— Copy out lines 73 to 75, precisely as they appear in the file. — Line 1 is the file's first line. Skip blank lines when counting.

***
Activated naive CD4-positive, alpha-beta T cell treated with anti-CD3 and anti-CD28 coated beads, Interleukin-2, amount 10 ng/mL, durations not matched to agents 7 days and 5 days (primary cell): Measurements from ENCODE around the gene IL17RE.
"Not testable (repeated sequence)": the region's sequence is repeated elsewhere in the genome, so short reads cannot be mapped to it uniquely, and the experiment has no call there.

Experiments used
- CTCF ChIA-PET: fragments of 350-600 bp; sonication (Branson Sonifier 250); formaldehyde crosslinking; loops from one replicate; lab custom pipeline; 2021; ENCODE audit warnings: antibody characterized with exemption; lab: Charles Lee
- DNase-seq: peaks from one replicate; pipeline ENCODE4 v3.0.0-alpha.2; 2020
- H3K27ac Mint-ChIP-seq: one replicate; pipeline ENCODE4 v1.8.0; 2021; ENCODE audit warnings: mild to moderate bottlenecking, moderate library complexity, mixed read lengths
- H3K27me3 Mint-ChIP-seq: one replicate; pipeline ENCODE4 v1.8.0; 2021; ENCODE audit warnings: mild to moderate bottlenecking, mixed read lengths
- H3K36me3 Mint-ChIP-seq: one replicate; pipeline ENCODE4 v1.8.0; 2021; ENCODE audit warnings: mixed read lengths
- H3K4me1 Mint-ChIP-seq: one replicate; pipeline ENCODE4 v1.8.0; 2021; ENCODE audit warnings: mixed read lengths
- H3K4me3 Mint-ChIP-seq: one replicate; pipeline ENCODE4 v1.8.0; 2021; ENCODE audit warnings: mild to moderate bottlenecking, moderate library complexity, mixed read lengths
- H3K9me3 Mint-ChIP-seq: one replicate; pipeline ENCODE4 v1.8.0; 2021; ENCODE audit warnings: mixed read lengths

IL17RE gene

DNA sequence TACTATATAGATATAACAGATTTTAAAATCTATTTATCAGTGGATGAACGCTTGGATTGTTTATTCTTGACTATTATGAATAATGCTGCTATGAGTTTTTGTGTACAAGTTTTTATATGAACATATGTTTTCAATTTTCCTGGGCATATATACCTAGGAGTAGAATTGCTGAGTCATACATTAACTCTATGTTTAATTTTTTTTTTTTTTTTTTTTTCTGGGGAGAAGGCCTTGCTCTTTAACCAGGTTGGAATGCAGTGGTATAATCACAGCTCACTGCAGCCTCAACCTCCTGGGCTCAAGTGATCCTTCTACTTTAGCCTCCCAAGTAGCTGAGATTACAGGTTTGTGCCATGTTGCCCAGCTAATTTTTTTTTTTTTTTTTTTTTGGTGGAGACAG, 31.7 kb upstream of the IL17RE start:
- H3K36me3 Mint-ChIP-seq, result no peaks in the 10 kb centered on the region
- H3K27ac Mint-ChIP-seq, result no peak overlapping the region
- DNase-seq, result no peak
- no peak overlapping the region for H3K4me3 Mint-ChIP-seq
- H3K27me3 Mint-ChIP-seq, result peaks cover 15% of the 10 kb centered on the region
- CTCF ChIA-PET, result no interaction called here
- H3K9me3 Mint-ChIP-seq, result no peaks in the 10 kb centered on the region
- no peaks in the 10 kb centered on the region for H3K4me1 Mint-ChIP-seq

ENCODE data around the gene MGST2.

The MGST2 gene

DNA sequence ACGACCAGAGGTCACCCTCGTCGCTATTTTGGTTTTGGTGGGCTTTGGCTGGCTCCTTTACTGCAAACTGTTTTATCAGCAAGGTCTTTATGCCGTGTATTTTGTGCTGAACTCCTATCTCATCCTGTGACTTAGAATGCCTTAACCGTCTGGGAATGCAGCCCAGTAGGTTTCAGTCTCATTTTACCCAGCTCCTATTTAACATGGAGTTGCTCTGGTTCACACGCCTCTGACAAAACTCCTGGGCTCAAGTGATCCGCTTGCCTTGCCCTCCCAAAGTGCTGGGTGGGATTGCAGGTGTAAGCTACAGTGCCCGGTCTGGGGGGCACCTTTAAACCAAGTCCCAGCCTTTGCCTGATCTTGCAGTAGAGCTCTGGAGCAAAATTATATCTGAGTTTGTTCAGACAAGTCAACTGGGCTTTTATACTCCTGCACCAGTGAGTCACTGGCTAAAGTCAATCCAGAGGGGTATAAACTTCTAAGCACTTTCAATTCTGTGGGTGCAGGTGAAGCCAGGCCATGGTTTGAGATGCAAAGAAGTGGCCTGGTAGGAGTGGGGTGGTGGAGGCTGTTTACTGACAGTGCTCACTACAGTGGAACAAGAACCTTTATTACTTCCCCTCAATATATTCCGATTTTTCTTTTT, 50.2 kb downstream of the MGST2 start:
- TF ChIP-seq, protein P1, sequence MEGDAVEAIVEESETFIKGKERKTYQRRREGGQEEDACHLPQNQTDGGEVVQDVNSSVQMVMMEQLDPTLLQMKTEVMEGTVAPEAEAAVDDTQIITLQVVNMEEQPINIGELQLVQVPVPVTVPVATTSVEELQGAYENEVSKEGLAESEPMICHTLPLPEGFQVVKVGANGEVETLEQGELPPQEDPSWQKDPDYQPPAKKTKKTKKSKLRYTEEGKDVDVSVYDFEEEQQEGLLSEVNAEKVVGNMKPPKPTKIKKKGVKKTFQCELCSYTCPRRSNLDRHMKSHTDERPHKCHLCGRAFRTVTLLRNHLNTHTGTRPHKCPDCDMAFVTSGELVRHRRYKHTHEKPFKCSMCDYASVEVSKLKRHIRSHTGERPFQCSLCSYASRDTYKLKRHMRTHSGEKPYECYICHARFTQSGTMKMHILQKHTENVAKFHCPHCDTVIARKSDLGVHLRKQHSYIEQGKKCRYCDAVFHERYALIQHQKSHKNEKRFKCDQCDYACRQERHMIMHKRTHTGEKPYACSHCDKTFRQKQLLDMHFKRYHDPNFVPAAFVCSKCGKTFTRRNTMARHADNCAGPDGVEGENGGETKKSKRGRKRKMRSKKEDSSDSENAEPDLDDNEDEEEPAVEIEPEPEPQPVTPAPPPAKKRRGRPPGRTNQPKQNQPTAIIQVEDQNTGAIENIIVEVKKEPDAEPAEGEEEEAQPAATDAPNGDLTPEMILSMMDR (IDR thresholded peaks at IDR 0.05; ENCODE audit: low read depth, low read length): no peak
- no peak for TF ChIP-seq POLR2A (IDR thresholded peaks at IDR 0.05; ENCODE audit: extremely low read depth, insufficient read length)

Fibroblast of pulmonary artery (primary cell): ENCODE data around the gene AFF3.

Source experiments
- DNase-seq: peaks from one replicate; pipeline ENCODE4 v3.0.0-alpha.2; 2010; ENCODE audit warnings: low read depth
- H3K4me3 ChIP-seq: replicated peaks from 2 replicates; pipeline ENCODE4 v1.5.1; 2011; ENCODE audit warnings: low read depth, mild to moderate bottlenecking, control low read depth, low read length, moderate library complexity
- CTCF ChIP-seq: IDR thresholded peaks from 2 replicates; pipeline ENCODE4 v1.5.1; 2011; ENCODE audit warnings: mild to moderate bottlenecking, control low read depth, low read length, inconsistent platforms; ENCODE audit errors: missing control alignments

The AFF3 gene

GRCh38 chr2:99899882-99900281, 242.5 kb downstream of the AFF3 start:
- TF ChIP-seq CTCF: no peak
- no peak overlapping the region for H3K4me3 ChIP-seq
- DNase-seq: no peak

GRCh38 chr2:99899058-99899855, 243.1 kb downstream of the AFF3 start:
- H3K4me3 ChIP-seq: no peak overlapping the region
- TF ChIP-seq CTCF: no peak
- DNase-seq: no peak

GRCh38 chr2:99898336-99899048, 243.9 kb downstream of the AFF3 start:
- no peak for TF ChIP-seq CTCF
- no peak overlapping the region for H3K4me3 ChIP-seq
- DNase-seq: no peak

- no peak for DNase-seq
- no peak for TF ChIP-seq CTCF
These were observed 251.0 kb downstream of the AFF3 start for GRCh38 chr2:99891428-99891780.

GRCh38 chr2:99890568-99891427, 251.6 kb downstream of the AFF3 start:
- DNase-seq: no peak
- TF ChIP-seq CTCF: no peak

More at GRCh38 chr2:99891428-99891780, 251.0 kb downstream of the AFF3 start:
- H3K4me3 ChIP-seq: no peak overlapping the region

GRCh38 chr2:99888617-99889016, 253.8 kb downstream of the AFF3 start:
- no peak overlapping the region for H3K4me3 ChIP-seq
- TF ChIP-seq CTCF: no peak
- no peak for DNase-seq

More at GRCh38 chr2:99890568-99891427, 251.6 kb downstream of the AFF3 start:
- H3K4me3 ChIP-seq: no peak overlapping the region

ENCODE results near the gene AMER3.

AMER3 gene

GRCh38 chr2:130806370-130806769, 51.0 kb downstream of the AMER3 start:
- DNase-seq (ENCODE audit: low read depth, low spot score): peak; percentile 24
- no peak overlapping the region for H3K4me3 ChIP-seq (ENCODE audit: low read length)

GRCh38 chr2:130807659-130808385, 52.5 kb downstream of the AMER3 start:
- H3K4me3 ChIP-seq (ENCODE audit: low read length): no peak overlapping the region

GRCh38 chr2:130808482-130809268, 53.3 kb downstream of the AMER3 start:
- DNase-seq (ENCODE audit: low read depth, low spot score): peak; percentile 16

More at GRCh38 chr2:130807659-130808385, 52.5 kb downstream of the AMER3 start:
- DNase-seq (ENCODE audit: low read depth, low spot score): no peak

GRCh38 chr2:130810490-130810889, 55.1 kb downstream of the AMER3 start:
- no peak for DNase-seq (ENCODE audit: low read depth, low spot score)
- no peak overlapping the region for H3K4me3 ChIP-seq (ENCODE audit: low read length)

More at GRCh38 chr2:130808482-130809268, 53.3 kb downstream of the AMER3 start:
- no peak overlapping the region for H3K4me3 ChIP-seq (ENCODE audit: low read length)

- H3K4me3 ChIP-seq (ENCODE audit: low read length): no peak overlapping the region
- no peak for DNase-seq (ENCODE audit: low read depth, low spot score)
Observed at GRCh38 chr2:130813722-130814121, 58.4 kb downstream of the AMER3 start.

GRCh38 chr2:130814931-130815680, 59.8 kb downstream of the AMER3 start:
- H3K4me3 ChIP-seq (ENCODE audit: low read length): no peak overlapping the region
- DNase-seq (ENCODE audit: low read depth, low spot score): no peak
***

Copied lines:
More at GRCh38 chr2:130808482-130809268, 53.3 kb downstream of the AMER3 start:
- no peak overlapping the region for H3K4me3 ChIP-seq (ENCODE audit: low read length)

- H3K4me3 ChIP-seq (ENCODE audit: low read length): no peak overlapping the region